Basic Elements on Informed Consent Document (ICD)
As part of the initial research submission application, researchers are required to include an Informed Consent Document. When working with minors or other special populations, an assent form may also be required. Contact the IRB for more info on assent requirements.
Note – Lack of information or clarity on the informed consent document is the main reason why the IRB approval process gets delayed. Keep in mind that both the IRB committee and potential participants have no knowledge of your project. The ICD should be written clearly, so that potential participants know what they are expected to do, and it needs to be written in plain language so that a “lay” person would understand (typically written at an 8th grade reading level for adult participants).
The IRB document should include:
- A statement that the study involves research, an explanation of the purposes of the research and the expected duration of the subject’s participation, a description of the procedures to be followed, and identification of any procedures which are experimental.
- A description of any reasonably foreseeable risks or discomforts to the subject.
- A description of any benefits to the subject or to others, which may reasonably be expected from the research.
- If there are no direct benefits, the researchers may tell subjects what they hope to learn, how that knowledge will contribute to the field of study or how the knowledge might benefit others if such a case can be made.
- A disclosure of appropriate alternative procedures or courses of treatment, if any, that might be advantageous to the subject.
- This requirement is primarily relevant for biomedical research. However, it might be applicable to social and behavioral research if behavioral interventions, such as novel teaching or therapeutic methods, are proposed.
- A statement describing the extent, if any, to which confidentiality of records identifying the subject will be maintained.
- The description must include a full disclosure of any state-mandated reporting requirements, such as suspicion of child abuse and/or neglect or harm to others, when warranted by the topic under investigation. State requirements vary, so IRBs and researchers must be aware of state-specific information.
- For research involving more than minimal risk, an explanation as to whether any medical treatments are available if injury occurs and, if so, what they consist of, what compensation will be provided, and where further information may be obtained. For example, if using a survey that contains questions about attempted suicide in a WLU student population, it would be appropriate to include the contact information for the WLU counselor.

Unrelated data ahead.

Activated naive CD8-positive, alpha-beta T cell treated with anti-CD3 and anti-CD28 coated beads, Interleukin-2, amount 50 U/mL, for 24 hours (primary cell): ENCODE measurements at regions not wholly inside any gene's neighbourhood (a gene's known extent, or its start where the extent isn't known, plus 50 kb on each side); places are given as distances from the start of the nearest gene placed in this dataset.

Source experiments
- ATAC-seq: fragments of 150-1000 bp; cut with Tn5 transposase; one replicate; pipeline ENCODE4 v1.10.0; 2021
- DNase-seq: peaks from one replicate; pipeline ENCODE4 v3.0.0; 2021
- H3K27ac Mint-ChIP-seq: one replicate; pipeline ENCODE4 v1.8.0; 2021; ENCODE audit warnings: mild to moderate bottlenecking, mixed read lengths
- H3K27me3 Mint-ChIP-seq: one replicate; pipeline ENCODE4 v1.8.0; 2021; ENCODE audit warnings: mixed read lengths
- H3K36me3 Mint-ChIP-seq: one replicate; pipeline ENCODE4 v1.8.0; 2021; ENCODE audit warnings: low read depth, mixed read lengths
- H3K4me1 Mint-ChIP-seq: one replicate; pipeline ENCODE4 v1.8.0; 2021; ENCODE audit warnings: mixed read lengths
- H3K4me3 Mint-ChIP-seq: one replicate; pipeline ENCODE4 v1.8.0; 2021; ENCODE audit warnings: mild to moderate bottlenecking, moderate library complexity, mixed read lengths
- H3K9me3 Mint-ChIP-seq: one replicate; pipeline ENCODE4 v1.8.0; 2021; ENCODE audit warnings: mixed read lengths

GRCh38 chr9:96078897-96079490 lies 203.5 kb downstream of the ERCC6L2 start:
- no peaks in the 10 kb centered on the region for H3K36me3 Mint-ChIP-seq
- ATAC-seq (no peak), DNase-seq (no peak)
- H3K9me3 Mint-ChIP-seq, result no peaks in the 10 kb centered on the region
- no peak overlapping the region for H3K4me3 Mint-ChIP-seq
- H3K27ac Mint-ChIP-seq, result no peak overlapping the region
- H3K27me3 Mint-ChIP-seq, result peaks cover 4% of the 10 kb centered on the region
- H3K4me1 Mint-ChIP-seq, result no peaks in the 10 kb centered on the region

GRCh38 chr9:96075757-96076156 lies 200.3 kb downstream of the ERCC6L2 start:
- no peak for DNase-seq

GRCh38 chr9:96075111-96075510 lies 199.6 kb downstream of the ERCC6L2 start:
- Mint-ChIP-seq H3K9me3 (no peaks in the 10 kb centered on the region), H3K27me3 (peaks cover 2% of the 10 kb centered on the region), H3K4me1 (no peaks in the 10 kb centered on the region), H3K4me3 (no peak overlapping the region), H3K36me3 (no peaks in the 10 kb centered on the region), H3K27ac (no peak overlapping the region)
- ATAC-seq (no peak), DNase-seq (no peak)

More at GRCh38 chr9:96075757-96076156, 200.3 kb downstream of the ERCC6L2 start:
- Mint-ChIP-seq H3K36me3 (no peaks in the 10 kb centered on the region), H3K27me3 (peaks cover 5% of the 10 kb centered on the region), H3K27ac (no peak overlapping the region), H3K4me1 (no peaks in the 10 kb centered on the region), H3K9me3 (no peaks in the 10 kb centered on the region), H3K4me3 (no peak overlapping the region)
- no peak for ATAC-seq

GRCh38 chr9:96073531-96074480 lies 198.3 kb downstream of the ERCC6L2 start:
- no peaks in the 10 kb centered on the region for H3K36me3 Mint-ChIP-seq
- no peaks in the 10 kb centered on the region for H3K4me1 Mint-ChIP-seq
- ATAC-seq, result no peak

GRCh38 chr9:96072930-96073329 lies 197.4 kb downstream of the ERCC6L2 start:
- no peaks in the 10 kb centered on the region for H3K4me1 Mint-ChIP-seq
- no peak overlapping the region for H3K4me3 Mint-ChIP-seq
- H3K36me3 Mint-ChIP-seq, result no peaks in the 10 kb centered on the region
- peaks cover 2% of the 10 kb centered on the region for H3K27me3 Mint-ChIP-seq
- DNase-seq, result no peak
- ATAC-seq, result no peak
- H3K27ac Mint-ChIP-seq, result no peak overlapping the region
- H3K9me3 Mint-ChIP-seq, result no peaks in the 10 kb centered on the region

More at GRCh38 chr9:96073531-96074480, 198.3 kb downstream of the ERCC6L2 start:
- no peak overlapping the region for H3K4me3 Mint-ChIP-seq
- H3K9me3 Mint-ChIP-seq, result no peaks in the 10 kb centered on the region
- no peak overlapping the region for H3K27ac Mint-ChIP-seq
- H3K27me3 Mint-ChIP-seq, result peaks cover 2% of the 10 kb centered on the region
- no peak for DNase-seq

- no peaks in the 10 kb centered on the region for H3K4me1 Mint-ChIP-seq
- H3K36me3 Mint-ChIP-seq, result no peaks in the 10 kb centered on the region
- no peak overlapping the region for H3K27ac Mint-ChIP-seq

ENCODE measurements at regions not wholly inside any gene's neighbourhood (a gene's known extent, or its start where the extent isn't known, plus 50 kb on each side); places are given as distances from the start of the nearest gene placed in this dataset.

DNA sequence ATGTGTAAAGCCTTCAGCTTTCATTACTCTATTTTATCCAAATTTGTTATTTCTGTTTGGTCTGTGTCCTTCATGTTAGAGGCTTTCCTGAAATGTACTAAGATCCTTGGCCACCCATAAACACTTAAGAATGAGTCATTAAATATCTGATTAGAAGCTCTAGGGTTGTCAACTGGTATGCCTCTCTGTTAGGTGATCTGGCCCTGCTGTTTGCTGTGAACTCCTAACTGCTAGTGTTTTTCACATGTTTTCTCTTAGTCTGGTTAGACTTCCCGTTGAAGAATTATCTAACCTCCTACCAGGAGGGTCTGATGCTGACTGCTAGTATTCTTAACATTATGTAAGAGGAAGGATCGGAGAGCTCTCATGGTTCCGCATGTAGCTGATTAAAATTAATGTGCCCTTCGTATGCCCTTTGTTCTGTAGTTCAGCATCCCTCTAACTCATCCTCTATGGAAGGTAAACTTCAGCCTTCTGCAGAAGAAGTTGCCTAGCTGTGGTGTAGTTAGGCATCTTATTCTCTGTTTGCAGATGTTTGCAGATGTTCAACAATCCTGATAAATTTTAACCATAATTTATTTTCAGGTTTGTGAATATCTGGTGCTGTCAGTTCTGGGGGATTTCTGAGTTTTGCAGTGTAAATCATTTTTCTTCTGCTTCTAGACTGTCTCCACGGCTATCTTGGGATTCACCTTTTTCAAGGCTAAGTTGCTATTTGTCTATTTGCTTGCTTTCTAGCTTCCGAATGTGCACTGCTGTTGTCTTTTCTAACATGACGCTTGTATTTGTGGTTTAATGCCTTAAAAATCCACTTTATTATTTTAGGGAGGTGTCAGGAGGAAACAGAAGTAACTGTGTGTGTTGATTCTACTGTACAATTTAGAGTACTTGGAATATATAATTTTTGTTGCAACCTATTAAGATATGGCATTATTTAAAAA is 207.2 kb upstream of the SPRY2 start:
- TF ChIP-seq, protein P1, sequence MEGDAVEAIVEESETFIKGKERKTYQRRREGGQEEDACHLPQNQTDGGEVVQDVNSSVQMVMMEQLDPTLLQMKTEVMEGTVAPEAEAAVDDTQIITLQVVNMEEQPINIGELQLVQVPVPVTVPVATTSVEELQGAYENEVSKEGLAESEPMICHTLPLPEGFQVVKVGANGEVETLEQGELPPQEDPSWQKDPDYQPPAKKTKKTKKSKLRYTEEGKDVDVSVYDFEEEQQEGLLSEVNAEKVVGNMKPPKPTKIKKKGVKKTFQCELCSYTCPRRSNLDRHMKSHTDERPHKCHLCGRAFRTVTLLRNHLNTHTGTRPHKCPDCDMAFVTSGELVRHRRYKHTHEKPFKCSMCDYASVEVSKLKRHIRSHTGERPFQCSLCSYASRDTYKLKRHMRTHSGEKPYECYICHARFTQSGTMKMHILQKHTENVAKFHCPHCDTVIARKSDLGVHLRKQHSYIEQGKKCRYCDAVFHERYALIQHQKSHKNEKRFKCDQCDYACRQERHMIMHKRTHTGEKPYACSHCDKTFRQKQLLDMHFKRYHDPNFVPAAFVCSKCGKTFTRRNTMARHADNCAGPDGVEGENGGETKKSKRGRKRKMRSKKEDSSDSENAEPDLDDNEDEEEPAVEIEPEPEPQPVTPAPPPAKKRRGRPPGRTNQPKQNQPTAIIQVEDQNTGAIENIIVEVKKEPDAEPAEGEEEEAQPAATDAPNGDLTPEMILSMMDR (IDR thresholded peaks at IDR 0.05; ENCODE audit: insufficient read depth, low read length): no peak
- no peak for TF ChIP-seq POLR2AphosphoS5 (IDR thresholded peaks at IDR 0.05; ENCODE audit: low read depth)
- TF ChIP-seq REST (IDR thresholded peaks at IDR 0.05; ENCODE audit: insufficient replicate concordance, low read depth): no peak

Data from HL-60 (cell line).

- An explanation of whom to contact for answers to pertinent questions about the research and research subjects’ rights, and whom to contact in the event of a research-related injury to the subject.
- Typically this is the email of the P.I. (and faculty sponsor if applicable). In some field research, there may not be any way for subjects to call or email anyone about their questions and concerns. Alternative means of communication must be established, such as a local contact on the research team.
- A statement that participation is voluntary, refusal to participate will involve no penalty or loss of benefits to which the subject is otherwise entitled, and the subject may discontinue participation at any time without penalty or loss of benefits to which the subject is otherwise entitled.
- Most researchers in the social and behavioral sciences are not in a position to impose penalties. However, specific study-related assurances that there will be no negative consequences associated with choosing not to take part might be appropriate. For example, parents may need to be assured that if they choose not to participate in a school-based, school-approved study their children’s grades or placement will not be affected. Students should be assured that their course grade will not be affected in any way by not participating.
Example of a General Consent:
- Different disciplines and projects may require different information (i.e. Biomedical, Educational research, Health Related Research)
The below word document is an example of a general consent form which includes guidelines and comments. Researchers should remove the comments etc. before submitting their ICD as part of the research proposal.